Lyme Disease Tick Control Using Guinea Fowl

by lmatthews on July 20, 2012

lyme disease prevention guinea fowl tick control

If you have 3-5 acres consider guinea fowl as natural Lyme disease tick control.

The best form of defence is attack, or so the saying goes, and using guinea fowl for Lyme disease tick control is increasingly popular amongst those sick of repeated infections. These bothersome birds are a natural form of pest control, pecking away at the ground and gobbling up ticks, so should you think about getting some guinea fowl to combat Lyme disease or are these birds more hassle than they’re worth?

Guinea Fowl – What to Expect

Guinea fowl have had their moments as a popular dish in gourmet restaurants and many of those who have chosen to invite them into their gardens have soon observed their pheasant-like flavor, usually because guinea fowl have an eerily loud cackle that can grate on the nerves. Those suffering from Lyme disease symptoms may wish to hang-fire if considering purchasing guinea fowl as pest control as the birds take some looking after, are far from being cute and cuddly, and may not even be allowed as household animals in some jurisdictions.

Natural Tick Control

Keets are a new generation of guinea fowl being sold as Lyme disease defence and retailers are happy to report a sharp uptick in sales. Residents of New York and Connecticut are proving to be fans of the birds who patrol their lawns and clear the area of ticks, but it is important to note that they are just one part of an overall Lyme disease reduction strategy. Guinea fowl have been used as pest control for centuries and were a common feature on farms of old as they helped keep crop yields high by dispatching plant-munching critters and fertilizing the soil as they go.

Lyme Disease Prevention

Unfortunately, there is no research into the efficacy of using guinea fowl for Lyme disease prevention through tick control and so the general advice is to carry on being tick aware, using tick repellent, and wearing light-colored clothing so as to spot ticks more easily for swift removal. Guinea fowl need appropriate shelter to protect them from foxes, dogs, coyotes, and other wildlife but they are generally happy rooting around outside during the summer once fully grown. The birds can be quite noisy and even aggressive if they feel they are under threat and some people see them as effective watchdogs as they will cackle loudly in the middle of the night if they are startled. The downside is that the guinea fowl will likely scratch up your lawn and possibly even you if you come too close to their eggs or chicks. Fortunately, guinea fowl have a reputation for only eating insects and bugs hanging around on leaves within their visual range rather than scratching at flower beds like chickens.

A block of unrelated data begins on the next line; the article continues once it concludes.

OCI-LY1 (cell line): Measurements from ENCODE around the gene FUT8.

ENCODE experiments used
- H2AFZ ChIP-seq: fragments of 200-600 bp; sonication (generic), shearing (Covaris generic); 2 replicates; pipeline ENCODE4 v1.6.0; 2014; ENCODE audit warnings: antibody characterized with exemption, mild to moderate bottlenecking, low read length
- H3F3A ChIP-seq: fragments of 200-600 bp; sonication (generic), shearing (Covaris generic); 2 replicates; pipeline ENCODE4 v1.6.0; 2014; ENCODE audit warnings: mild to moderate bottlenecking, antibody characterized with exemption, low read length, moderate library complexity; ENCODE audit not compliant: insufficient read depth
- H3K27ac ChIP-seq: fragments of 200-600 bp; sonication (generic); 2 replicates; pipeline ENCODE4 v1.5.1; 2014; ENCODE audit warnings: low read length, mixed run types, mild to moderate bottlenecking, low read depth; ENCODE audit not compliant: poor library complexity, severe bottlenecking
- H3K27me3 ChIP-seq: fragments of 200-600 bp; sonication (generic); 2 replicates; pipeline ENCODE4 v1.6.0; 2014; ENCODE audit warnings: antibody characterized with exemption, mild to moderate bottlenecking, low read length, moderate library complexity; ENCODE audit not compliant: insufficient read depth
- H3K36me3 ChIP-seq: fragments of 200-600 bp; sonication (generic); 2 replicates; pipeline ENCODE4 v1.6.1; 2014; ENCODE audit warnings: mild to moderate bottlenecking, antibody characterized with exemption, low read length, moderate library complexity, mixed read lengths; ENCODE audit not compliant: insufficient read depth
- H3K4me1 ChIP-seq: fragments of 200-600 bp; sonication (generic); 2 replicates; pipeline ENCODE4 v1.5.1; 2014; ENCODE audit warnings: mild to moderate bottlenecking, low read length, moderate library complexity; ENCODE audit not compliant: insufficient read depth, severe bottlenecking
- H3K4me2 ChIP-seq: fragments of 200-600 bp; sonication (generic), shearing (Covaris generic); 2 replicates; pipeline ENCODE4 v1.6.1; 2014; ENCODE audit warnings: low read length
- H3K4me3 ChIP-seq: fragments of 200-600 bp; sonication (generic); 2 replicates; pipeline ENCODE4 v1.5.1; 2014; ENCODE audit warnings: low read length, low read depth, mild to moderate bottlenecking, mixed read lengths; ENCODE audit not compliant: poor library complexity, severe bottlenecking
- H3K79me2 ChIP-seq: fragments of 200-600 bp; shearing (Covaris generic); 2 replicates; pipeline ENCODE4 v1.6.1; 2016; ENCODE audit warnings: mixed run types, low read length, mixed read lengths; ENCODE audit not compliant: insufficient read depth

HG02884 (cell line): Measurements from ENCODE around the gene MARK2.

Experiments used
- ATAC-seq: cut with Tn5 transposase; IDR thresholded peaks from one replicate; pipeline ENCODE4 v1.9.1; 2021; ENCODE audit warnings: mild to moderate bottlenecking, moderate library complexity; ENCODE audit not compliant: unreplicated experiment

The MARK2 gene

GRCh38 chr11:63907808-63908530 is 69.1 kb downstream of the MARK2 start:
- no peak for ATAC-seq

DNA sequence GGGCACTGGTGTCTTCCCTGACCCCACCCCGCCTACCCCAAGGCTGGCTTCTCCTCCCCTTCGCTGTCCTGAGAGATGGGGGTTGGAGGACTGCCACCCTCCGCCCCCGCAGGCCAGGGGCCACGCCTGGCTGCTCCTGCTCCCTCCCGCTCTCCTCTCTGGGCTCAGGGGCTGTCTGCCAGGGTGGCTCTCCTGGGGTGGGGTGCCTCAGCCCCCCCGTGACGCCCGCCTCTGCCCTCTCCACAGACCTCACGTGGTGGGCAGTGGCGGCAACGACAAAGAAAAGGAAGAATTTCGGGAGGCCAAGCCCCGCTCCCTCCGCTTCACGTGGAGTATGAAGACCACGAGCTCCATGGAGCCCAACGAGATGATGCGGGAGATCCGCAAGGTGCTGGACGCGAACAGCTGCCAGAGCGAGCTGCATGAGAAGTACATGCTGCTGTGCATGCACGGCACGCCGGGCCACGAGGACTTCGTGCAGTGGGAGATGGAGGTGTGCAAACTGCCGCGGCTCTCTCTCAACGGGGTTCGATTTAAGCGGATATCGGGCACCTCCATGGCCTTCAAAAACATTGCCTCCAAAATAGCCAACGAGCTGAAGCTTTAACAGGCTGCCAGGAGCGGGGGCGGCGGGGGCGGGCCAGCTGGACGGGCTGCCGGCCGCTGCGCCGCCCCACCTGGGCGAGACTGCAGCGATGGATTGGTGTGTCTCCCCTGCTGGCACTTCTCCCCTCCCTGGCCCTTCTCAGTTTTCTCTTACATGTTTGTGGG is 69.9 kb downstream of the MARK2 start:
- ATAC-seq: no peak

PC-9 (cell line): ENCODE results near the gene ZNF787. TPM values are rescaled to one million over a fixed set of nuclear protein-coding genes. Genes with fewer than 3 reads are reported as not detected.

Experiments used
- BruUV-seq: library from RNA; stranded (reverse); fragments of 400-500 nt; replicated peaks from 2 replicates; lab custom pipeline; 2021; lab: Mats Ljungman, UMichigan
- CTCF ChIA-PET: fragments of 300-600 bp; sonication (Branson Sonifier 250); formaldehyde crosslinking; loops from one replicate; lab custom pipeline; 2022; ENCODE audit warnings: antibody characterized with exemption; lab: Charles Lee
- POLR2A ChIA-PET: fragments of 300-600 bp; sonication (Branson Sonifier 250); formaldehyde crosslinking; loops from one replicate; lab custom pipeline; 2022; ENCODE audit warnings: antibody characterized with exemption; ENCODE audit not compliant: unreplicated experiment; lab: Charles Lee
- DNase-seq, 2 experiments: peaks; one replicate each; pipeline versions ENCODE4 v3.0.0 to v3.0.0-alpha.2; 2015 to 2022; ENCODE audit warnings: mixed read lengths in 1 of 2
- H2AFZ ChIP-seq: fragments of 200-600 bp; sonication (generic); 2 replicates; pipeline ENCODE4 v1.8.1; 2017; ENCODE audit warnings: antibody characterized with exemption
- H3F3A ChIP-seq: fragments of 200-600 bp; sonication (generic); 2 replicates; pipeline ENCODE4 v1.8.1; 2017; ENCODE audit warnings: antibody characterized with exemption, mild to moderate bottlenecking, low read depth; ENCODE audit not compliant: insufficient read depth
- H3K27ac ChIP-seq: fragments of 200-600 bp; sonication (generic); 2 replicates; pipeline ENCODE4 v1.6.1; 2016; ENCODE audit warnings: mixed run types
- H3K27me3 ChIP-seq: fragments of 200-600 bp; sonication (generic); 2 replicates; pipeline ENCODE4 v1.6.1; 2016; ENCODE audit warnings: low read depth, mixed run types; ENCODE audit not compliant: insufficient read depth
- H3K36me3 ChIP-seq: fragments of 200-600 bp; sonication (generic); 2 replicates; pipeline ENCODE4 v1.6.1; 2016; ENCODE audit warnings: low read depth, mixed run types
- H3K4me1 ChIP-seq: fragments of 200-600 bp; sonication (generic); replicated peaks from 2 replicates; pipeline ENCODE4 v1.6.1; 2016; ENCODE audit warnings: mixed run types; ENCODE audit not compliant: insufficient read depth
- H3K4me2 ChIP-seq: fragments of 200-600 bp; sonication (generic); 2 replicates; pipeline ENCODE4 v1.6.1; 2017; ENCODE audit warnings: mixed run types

Guinea Fowl Drawbacks

Those keen to get guinea fowl should note that, given enough time and care, it is possible to train the birds to come when called and even get them used to being held, groomed, and petted. Novice guinea fowl purchasers should exercise caution, however, as this takes considerable effort and guinea fowl are notoriously hard to catch as they run faster and fly higher than chickens, even getting up onto a roof or high into a tree. Male guineas (cocks) are generally a little quieter than the hens as they tend not to sing to each other as much, despite still making cackling noises when alarmed. If you plan on getting guinea fowl for Lyme disease control then talk to your neighbours first as the birds will, inevitably, end up in their garden as they are keen fence-jumpers. It may be that your local area does not allow wildfowl to be kept on residential property so check before investing in a predator-proof coop, feed, and the birds themselves.

Considerations Before Buying Guinea Fowl

A few other things to consider before buying guinea fowl include their need to roam over around three to five acres, with a preference for open areas rather than woods. Local zoning laws may restrict you from keeping guinea fowl and it may be that you have difficulties getting supplies and feed for them if the birds are not a common feature in your neighborhood. If you have children then make sure they know not to chase the birds and if you have toddlers or infants it might be best to wait until they are a little older as, whilst the birds are generally safe, guinea fowl can scratch and bite if alarmed. These odd-looking birds can be a lot of fun to have around if they are looked after properly so if you have the time, inclination, and space you might consider getting guinea fowl for Lyme disease tick control and reduce your risk of repeated infection from tick bites.

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